Self assesments stop validating

30 Jan

This loss hits home with the epidemic of multiple personality disorder (MPD).

The work of Talcott Parsons (1964), David Mechanic (1978), and Isidore Pilowsky (1969) taught psychiatrists to appreciate that phenomena such as hysterical paralyses, blindness, and pseudoseizures were actually behaviors with a goal: achieving the "sick role." Inspired by Parsons, Mechanic and Pilowsky used the term "abnormal illness behavior" in lieu of hysteria.

Like Sigmund Freud and Pierre Janet, Babinski had observed Charcot manage patients with, what Charcot called, "hysteroepilepsy." But Babinski was convinced that hysteroepilepsy was not a new disorder.

Babinski was bringing the null hypothesis to Charcot and with it, not a rejection of these women as legitimate victims of some problem, but an appreciation that behaving as if epileptic obscured reality and made helping their actual problem difficult.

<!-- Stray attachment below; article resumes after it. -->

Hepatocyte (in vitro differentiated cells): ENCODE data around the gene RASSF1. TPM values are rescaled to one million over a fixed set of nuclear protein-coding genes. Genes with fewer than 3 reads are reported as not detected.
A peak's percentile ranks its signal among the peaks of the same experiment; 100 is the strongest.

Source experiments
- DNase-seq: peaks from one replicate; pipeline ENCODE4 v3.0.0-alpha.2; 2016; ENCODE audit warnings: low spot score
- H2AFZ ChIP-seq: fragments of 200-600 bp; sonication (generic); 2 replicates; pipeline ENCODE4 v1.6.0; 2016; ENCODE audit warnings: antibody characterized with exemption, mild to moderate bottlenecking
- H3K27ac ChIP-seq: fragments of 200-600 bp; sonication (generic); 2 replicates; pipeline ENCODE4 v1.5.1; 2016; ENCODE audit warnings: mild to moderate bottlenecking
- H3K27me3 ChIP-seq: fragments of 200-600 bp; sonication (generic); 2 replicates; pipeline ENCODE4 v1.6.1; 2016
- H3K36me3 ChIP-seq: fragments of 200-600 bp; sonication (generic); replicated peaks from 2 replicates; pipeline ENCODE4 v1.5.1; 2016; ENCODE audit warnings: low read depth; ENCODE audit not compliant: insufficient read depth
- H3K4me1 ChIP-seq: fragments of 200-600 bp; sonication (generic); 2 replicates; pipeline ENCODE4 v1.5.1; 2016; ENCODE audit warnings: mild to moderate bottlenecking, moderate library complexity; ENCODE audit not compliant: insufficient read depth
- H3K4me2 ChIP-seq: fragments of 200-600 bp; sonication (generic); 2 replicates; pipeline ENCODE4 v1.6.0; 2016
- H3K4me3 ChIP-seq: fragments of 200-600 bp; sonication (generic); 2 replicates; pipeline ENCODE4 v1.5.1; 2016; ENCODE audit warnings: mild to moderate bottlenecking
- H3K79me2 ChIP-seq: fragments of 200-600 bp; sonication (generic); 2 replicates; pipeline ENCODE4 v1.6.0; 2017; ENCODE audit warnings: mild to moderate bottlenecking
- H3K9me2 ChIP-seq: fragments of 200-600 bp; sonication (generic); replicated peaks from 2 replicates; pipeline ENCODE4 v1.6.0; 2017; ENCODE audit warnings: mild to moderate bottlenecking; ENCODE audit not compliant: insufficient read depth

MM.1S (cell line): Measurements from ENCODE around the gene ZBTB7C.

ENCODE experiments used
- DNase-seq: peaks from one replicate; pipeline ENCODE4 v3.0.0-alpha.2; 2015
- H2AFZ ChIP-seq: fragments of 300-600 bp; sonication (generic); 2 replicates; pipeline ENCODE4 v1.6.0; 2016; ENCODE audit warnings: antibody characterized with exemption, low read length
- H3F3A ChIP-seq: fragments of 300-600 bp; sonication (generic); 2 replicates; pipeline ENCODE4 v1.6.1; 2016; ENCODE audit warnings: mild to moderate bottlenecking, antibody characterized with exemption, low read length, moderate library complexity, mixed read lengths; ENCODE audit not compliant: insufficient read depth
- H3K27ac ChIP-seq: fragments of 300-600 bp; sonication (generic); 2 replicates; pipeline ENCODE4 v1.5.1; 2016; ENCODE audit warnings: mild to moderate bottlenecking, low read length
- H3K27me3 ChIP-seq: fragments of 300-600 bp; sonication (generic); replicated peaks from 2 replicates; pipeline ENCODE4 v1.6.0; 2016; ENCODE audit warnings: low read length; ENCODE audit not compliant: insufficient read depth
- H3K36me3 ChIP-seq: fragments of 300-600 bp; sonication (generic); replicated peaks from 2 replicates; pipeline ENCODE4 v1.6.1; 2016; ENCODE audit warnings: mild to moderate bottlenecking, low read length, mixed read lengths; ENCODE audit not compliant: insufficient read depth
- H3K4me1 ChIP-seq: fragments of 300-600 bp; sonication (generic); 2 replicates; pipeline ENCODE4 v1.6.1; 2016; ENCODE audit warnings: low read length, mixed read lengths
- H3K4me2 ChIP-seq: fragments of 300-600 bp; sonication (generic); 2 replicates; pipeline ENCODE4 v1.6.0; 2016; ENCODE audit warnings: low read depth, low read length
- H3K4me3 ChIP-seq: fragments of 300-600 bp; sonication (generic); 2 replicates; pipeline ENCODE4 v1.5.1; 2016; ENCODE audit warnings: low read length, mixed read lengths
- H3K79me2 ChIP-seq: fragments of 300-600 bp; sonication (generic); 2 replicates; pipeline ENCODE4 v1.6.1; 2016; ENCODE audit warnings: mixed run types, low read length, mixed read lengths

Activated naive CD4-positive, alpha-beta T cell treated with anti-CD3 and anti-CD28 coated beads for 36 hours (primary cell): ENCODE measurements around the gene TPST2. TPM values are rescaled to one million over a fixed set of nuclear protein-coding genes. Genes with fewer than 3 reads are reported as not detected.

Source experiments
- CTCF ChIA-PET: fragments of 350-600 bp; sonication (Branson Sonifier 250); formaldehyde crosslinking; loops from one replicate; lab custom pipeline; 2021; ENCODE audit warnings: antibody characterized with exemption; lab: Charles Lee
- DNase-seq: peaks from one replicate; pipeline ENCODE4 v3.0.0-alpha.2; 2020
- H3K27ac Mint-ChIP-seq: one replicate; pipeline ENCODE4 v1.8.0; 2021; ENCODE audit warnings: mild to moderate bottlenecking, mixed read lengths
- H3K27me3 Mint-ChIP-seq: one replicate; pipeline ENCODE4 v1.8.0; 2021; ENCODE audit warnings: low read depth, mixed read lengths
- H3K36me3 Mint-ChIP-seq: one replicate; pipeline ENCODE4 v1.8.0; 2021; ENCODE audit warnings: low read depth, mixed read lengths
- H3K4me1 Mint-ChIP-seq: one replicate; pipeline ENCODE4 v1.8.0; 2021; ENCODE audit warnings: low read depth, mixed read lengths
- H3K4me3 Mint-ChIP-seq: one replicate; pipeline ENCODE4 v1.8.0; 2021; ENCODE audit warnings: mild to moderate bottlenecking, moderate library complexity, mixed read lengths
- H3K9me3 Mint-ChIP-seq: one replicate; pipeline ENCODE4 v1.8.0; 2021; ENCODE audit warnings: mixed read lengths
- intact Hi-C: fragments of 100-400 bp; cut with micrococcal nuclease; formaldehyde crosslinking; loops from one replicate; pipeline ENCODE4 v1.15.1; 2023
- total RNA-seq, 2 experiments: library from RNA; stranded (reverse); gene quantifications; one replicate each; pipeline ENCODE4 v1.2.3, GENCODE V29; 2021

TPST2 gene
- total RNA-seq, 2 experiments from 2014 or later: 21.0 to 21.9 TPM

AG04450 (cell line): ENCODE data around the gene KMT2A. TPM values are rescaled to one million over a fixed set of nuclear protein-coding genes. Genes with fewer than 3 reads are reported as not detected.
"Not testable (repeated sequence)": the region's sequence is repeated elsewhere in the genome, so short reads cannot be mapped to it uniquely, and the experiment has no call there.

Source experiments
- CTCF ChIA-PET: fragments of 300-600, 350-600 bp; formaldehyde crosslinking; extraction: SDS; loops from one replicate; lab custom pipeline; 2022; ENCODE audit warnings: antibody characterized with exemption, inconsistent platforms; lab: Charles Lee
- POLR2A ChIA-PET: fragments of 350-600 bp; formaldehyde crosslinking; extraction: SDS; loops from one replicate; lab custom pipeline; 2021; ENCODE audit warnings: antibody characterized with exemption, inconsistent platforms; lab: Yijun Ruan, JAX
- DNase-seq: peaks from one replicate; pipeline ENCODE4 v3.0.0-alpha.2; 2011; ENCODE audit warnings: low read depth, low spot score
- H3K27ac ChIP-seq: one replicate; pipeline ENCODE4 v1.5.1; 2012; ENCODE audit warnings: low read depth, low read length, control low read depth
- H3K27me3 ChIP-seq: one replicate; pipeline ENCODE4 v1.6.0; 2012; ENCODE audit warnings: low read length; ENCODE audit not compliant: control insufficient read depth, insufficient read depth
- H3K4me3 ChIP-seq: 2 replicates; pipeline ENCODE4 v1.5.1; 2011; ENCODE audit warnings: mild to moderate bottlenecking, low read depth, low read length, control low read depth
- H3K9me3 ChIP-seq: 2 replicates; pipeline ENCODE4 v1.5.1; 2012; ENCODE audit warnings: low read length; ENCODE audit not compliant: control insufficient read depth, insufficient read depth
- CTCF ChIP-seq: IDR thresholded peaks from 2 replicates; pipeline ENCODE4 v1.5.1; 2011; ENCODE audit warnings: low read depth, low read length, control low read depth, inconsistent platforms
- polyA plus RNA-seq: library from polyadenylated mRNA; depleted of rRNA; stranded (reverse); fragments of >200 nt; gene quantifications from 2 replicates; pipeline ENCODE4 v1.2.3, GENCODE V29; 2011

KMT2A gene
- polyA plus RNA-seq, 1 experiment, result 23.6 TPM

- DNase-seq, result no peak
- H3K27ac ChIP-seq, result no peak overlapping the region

Some people - experiencing emotional distress in the face of a variety of life circumstances and conflicts - complain to doctors about physical or psychological symptoms that they claim are signs of illness.

Sometimes they display gross impairments of movement or consciousness; sometimes the features are subtle and changing.

Source: Journal of the American Academy of Child and Adolescent Psychiatry, July 1995 v34 n7 p957(3). Mc Hugh Abstract: Multiple personality disorder (MPD) is a form of hysteria induced by therapists by asking patients about alter personalities.

Therapists resort to persuasion to influence patients to commit themselves to having MPD thus forcing them to act in a manner consistent with the role.